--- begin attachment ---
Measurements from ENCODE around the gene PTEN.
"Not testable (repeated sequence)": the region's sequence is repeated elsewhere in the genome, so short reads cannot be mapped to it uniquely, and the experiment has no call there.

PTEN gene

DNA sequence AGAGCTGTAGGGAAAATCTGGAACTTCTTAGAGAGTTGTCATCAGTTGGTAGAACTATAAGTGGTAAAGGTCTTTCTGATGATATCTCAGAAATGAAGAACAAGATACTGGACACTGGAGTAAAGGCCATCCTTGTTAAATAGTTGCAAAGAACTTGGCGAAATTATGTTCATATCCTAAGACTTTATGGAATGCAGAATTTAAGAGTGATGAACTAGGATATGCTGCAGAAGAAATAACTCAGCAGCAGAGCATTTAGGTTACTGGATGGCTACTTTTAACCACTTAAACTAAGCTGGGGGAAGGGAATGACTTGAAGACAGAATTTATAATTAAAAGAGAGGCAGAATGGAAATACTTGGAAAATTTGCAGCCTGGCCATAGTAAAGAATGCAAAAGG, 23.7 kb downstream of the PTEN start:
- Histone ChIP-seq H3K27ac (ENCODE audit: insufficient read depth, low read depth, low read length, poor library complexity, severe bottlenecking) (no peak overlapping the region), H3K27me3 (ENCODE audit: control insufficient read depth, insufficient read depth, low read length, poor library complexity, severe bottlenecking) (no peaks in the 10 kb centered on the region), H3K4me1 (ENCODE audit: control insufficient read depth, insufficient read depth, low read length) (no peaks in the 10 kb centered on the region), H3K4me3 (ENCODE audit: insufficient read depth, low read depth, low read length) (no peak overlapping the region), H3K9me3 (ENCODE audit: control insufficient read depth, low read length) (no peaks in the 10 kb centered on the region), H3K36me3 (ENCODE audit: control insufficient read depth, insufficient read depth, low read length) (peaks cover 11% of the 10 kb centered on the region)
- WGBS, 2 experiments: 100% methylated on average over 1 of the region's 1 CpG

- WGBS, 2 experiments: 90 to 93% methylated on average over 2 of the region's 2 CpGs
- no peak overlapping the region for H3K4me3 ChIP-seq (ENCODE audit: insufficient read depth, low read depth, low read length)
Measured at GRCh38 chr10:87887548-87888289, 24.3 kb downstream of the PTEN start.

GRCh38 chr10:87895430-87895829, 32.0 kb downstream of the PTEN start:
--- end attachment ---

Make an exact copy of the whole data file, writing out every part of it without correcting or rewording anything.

Measurements from ENCODE around the gene PTEN.
"Not testable (repeated sequence)": the region's sequence is repeated elsewhere in the genome, so short reads cannot be mapped to it uniquely, and the experiment has no call there.

PTEN gene

DNA sequence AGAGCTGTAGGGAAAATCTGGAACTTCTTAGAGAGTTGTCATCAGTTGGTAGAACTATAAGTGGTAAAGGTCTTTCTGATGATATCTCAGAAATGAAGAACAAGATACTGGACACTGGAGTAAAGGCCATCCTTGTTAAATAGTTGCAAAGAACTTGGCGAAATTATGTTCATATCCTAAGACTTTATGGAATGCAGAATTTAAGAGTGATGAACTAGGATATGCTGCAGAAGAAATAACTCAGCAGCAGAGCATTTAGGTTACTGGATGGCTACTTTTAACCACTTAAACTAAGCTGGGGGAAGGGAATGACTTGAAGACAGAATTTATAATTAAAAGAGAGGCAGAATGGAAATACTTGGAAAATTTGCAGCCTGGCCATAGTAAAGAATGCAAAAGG, 23.7 kb downstream of the PTEN start:
- Histone ChIP-seq H3K27ac (ENCODE audit: insufficient read depth, low read depth, low read length, poor library complexity, severe bottlenecking) (no peak overlapping the region), H3K27me3 (ENCODE audit: control insufficient read depth, insufficient read depth, low read length, poor library complexity, severe bottlenecking) (no peaks in the 10 kb centered on the region), H3K4me1 (ENCODE audit: control insufficient read depth, insufficient read depth, low read length) (no peaks in the 10 kb centered on the region), H3K4me3 (ENCODE audit: insufficient read depth, low read depth, low read length) (no peak overlapping the region), H3K9me3 (ENCODE audit: control insufficient read depth, low read length) (no peaks in the 10 kb centered on the region), H3K36me3 (ENCODE audit: control insufficient read depth, insufficient read depth, low read length) (peaks cover 11% of the 10 kb centered on the region)
- WGBS, 2 experiments: 100% methylated on average over 1 of the region's 1 CpG

- WGBS, 2 experiments: 90 to 93% methylated on average over 2 of the region's 2 CpGs
- no peak overlapping the region for H3K4me3 ChIP-seq (ENCODE audit: insufficient read depth, low read depth, low read length)
Measured at GRCh38 chr10:87887548-87888289, 24.3 kb downstream of the PTEN start.

GRCh38 chr10:87895430-87895829, 32.0 kb downstream of the PTEN start: